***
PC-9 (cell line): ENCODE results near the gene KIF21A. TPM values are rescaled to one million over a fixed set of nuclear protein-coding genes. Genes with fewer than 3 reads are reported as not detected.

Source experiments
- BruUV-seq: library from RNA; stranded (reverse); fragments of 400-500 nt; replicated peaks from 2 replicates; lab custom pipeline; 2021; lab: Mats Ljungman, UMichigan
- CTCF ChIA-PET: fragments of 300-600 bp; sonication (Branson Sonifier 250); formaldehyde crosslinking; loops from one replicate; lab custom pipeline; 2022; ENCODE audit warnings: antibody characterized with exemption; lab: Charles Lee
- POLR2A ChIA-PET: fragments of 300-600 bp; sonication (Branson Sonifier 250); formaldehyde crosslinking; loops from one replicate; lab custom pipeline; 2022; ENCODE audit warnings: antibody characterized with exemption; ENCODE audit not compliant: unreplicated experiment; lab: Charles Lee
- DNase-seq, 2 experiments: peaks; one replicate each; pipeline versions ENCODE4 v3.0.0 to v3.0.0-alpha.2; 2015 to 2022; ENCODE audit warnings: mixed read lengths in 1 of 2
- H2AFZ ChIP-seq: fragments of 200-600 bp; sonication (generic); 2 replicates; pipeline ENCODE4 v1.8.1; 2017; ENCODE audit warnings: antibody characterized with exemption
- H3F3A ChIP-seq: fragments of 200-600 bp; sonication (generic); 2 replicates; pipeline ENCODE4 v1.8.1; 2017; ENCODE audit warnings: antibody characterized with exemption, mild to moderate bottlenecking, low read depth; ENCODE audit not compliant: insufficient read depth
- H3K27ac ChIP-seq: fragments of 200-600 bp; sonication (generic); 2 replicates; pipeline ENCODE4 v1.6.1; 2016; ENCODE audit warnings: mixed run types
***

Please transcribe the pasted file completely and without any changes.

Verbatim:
PC-9 (cell line): ENCODE results near the gene KIF21A. TPM values are rescaled to one million over a fixed set of nuclear protein-coding genes. Genes with fewer than 3 reads are reported as not detected.

Source experiments
- BruUV-seq: library from RNA; stranded (reverse); fragments of 400-500 nt; replicated peaks from 2 replicates; lab custom pipeline; 2021; lab: Mats Ljungman, UMichigan
- CTCF ChIA-PET: fragments of 300-600 bp; sonication (Branson Sonifier 250); formaldehyde crosslinking; loops from one replicate; lab custom pipeline; 2022; ENCODE audit warnings: antibody characterized with exemption; lab: Charles Lee
- POLR2A ChIA-PET: fragments of 300-600 bp; sonication (Branson Sonifier 250); formaldehyde crosslinking; loops from one replicate; lab custom pipeline; 2022; ENCODE audit warnings: antibody characterized with exemption; ENCODE audit not compliant: unreplicated experiment; lab: Charles Lee
- DNase-seq, 2 experiments: peaks; one replicate each; pipeline versions ENCODE4 v3.0.0 to v3.0.0-alpha.2; 2015 to 2022; ENCODE audit warnings: mixed read lengths in 1 of 2
- H2AFZ ChIP-seq: fragments of 200-600 bp; sonication (generic); 2 replicates; pipeline ENCODE4 v1.8.1; 2017; ENCODE audit warnings: antibody characterized with exemption
- H3F3A ChIP-seq: fragments of 200-600 bp; sonication (generic); 2 replicates; pipeline ENCODE4 v1.8.1; 2017; ENCODE audit warnings: antibody characterized with exemption, mild to moderate bottlenecking, low read depth; ENCODE audit not compliant: insufficient read depth
- H3K27ac ChIP-seq: fragments of 200-600 bp; sonication (generic); 2 replicates; pipeline ENCODE4 v1.6.1; 2016; ENCODE audit warnings: mixed run types